The goal of this research is to evaluate, using mathematical models, the inactivation of Salmonella enterica treated with photoactivated chlorophyllin-chitosan complex and to predict the possible regrowth of this bacterium after the treatment.
MATERIALS AND METHODS
All experimental conditions for inactivation of bacteria and data are described by Buchovec et al. (9, 14). In brief, experiments were carried out with Salmonella enterica serovar Typhimurium strain DS88 [SL5676 SmR (pLM32)] resistant to tetracycline. Chlorophyllin sodium salt without copper (Roth, Karlsruhe, Germany) and low-molecular-mass chitosan (Sigma-Aldrich, Merck, Saint Louis, MO, USA) were used for the preparation of the complex. The complex with 0.001% chlorophyllin and 0.1% chitosan in 0.9% NaCl was used for experiments. For inactivation with light (radiant exposure of 38 J/cm2) we used a home-made light device (Fig. 1) equipped with 60 light emitting diodes (LEDs), VIOLET LED emitter (model LZ1-00UA00; LED Engin Inc., San Jose, CA, USA) with peak emission at 405 nm, as described by Buchovec et al. (9). Microbial inactivation experiments consisted in the incubation of Salmonella with chlorophyllin-chitosan complex for 5, 10, 15, 30, 45 or 60 min and subsequent illumination. The samples of 150 µL were placed in sterile flat bottom wells at room temperature and pH=7.2. The treatments were as follows: i) control (no sensitizer, no illumination), ii) chitosan without illumination, iii) photoactivated chlorophyllin, iv) chlorophyllin-chitosan complex without illumination, and v) photoactivated chlorophyllin-chitosan complex. Then, S. enterica surviving populations were enumerated by plate counting. Microbial regrowth was determined in treatments with the complex, photoactivated complex and control by measuring absorbance at 540 nm during incubation in the dark at 37 °C. Experiments were repeated four times.
Modelling of Salmonella inactivation by photoactivated chlorophyllin-chitosan complex
Inactivation kinetics was analysed using GinaFit add-in tool for Excel (20-22). Data were fitted to all ten different kinetic models available in this software; only the three models that show the best fit to the data have been included in this report.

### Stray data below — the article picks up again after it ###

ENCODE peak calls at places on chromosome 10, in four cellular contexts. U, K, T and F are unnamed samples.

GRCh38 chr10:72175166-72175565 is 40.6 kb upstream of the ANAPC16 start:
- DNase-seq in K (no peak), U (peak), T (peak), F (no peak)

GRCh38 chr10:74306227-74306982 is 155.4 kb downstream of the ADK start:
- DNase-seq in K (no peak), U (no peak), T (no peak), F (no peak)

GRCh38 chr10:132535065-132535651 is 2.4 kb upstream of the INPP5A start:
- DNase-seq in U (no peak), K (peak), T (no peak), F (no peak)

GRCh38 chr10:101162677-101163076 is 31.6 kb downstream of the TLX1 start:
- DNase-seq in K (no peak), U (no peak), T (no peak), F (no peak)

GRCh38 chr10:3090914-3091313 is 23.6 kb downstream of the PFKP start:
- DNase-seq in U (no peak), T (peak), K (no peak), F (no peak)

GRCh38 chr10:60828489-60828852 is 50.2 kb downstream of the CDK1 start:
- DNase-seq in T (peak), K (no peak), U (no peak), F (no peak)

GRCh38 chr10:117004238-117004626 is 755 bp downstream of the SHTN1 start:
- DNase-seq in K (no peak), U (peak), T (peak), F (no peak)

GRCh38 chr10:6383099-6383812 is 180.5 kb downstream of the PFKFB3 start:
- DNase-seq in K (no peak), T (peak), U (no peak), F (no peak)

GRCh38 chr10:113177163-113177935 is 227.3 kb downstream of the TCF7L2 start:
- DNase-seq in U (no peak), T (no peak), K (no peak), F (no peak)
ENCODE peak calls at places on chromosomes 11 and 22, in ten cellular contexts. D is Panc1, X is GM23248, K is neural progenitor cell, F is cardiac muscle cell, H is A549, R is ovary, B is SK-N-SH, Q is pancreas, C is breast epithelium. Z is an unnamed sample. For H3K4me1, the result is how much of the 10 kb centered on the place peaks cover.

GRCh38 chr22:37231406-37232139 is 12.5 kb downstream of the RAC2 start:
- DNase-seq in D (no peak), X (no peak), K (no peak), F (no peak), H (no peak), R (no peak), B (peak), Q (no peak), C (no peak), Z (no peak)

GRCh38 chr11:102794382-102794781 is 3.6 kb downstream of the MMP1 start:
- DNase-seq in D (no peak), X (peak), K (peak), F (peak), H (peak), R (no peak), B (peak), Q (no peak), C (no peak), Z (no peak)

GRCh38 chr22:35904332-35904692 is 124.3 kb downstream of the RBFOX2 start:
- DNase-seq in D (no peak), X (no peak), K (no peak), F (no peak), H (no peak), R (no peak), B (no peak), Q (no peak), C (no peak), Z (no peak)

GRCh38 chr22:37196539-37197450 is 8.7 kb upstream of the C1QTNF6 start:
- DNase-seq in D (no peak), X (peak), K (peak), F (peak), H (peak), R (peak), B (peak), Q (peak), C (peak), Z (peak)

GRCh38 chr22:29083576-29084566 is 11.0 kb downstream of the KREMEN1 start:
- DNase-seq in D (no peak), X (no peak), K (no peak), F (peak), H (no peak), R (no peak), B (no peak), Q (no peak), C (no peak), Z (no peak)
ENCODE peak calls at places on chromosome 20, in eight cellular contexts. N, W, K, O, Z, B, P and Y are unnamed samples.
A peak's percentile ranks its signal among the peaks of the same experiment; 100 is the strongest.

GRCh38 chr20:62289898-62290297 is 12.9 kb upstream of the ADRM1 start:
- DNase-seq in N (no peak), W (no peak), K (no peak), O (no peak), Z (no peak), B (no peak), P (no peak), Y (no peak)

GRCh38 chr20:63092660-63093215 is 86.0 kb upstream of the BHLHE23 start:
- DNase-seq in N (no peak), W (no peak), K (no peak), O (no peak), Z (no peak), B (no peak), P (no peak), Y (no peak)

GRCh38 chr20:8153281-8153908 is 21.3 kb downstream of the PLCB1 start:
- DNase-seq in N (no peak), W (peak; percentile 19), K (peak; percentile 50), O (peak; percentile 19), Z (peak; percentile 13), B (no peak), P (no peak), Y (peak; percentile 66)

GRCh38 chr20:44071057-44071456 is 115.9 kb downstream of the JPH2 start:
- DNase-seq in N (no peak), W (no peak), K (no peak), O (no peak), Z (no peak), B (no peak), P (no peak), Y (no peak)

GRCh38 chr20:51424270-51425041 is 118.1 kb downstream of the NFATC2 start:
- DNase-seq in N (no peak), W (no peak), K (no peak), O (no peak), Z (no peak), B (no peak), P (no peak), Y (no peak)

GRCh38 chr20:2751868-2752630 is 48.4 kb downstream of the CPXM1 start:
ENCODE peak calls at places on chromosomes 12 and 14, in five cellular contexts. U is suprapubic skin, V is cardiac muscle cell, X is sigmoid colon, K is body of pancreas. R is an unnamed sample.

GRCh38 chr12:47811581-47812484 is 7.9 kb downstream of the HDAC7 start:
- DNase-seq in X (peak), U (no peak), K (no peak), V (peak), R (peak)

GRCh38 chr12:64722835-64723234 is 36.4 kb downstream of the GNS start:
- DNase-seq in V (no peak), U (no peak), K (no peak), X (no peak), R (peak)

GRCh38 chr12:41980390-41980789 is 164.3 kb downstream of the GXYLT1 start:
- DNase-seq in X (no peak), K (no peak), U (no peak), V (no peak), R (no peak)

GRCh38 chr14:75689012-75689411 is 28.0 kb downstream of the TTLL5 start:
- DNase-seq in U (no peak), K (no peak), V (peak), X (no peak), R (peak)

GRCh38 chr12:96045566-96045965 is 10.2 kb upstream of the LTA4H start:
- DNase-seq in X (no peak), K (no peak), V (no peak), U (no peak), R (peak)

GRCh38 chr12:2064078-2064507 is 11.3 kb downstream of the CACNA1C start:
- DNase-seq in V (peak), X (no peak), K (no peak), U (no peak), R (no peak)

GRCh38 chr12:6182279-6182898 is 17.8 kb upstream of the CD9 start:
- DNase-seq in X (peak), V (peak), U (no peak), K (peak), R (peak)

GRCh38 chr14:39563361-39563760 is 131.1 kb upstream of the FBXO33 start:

The log-linear model reads as follows:
The Weibull model reads as follows:
The log-linear and tail model (20) read as follows:
To evaluate the degree of adjustment of the model, the root mean square error (RMSE) and the coefficient of determination R2 were used. High R2 and low RMSE values indicate a better fit of the model. The RMSE is determined by the following equation:
Weibull model for microbial inactivation was validated with three sets of data from additional tests. Deviations from the predicted values were analysed and the RMSE value was calculated as measurement of the performance of the model (23). RMSE values were obtained using Eq. 4 with p=0.
Modelling of Salmonella regrowth after treatment with photoactivated chlorophyllin-chitosan complex
The Gompertz equation (25) states that:
RESULTS AND DISCUSSION
Modelling the inactivation of Salmonella enterica by photoactivated chlorophyllin-chitosan complex
The inactivation of S. enterica by a photoactivated chlorophyllin and chitosan complex in vitro was investigated using different incubation times (5-60 min) and the potential antimicrobial effects of individual experimental factors were also investigated in order to assess if the observed inactivation requires the combination of these factors.